The effect of degree of ethnolect on applicant employability: A New Zealand case study

Tod, Danielle Natasha (30 June 2018). The effect of degree of ethnolect on applicant employability: A New Zealand case study (Unpublished). In: Sociolinguistic Symposium. University of Auckland, New Zealand. 27.-30.06.2018.

The current study considered the impact of degree of Māori English ethnolect on applicant employability rankings, in the context of the employment interview in New Zealand. The impact of listener social factors on employability rankings was also considered, including age, gender, years of experience in hiring, industry of work and listener mono-/multilingualism. The presence of three potential mediator variables was also analysed, including understandability, status and solidarity. A mixed methods approach was taken, in which the matched guise technique was employed as a means of indirect attitude elicitation, and semi-structured interviews were undertaken as a means of direct attitude elicitation. Survey participants included 62 employment experts who had lived in New Zealand for a period of two years or more, while the interviewees consisted of four employment experts who had lived in New Zealand for 17 years or more. Results indicated that as degree of applicant ethnolect increases, employability ratings decrease for high-status positions. The opposite pattern was evident for low-status positions. Listener characteristics had no significant impact on employability ratings. In terms of mediator variables, understandability, status and solidarity were all found to have a partially mediating effect. These findings indicate that the use of a standard variety is preferred by employers for high-status positions, and this relationship is mediated via perceived understandability, status and solidarity. These findings help in raising awareness as to potential accent-based discrimination in the workplace both in New Zealand and globally, which could result in the alleviation of discriminatory behaviours by employers in favour of fairer hiring strategies.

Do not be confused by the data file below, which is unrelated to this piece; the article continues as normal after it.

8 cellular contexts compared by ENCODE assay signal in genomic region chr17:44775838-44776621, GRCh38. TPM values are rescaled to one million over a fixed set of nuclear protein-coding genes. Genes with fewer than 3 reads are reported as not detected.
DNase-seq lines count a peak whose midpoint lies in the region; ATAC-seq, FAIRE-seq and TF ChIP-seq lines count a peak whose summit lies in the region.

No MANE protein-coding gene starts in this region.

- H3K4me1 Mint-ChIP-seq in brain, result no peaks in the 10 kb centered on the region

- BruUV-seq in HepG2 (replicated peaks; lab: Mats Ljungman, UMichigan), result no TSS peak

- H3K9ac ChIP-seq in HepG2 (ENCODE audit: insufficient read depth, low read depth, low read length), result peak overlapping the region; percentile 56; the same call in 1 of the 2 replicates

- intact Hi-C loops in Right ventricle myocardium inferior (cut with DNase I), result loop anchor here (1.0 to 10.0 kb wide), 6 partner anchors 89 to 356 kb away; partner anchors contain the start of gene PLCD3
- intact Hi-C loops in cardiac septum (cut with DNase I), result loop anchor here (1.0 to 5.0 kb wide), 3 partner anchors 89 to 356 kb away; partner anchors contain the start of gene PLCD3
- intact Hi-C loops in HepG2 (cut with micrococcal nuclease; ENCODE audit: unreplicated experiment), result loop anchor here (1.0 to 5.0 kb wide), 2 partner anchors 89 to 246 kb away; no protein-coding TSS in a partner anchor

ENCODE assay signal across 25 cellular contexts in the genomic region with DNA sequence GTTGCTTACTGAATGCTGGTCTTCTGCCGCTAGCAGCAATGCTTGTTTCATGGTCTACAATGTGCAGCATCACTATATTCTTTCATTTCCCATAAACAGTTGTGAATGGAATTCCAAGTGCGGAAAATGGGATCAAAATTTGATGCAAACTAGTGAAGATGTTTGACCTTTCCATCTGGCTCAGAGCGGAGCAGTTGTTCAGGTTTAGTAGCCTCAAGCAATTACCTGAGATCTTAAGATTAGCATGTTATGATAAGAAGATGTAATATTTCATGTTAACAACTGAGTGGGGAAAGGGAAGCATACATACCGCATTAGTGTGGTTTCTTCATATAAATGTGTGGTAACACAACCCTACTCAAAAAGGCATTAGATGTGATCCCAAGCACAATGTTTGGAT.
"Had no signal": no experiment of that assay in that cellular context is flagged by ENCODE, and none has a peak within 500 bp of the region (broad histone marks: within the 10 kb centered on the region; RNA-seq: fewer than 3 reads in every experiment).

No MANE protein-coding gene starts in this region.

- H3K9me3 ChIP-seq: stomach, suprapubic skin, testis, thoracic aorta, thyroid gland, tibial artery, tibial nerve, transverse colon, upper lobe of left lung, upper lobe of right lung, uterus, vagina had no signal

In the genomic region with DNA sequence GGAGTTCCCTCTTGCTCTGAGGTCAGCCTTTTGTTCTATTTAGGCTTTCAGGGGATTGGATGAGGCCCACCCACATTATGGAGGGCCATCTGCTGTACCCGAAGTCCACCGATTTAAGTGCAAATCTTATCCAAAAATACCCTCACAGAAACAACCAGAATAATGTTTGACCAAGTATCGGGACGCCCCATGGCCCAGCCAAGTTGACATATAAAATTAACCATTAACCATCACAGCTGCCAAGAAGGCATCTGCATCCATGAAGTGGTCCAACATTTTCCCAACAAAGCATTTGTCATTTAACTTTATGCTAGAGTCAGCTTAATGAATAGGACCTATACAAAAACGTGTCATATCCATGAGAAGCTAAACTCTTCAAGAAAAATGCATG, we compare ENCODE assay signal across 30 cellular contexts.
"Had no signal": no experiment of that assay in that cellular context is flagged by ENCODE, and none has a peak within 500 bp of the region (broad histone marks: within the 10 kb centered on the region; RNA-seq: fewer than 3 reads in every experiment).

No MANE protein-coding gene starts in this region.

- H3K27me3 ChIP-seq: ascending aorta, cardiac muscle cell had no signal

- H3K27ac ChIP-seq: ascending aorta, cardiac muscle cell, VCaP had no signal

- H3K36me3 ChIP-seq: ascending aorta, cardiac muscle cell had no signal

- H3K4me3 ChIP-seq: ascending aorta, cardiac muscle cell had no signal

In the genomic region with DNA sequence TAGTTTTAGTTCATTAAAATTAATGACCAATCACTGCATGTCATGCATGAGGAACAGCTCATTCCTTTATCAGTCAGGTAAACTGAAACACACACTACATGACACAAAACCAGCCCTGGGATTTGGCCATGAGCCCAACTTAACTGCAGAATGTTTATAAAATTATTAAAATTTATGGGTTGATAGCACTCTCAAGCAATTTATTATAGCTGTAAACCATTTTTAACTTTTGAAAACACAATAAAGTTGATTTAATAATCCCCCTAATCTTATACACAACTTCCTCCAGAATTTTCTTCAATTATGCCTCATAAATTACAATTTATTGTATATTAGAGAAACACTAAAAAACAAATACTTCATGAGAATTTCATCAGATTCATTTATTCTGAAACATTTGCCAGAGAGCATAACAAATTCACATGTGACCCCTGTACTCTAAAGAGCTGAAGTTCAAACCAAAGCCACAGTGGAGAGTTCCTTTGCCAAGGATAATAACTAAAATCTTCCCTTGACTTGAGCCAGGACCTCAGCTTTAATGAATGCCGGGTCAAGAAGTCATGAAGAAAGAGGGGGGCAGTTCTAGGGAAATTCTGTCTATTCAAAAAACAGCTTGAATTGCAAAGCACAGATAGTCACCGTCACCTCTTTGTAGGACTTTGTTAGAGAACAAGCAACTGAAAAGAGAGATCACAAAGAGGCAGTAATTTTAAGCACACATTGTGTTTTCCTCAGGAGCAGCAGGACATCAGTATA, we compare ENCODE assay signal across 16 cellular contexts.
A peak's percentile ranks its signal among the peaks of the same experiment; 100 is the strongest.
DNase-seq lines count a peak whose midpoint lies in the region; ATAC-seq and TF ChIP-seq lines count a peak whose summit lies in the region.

Item Type:

Conference or Workshop Item (Speech)

Division/Institute:

06 Faculty of Humanities > Department of Linguistics and Literary Studies > Institute of English Languages and Literatures

UniBE Contributor:

Tod, Danielle Natasha

Subjects:

800 Literature, rhetoric & criticism > 820 English & Old English literatures
400 Language > 420 English & Old English languages

Language:

English

Submitter:

Leona Josefine Irmgard Goop

Date Deposited:

17 Apr 2019 10:52

Last Modified:

17 Apr 2019 10:52

URI:

https://boris.unibe.ch/id/eprint/122764

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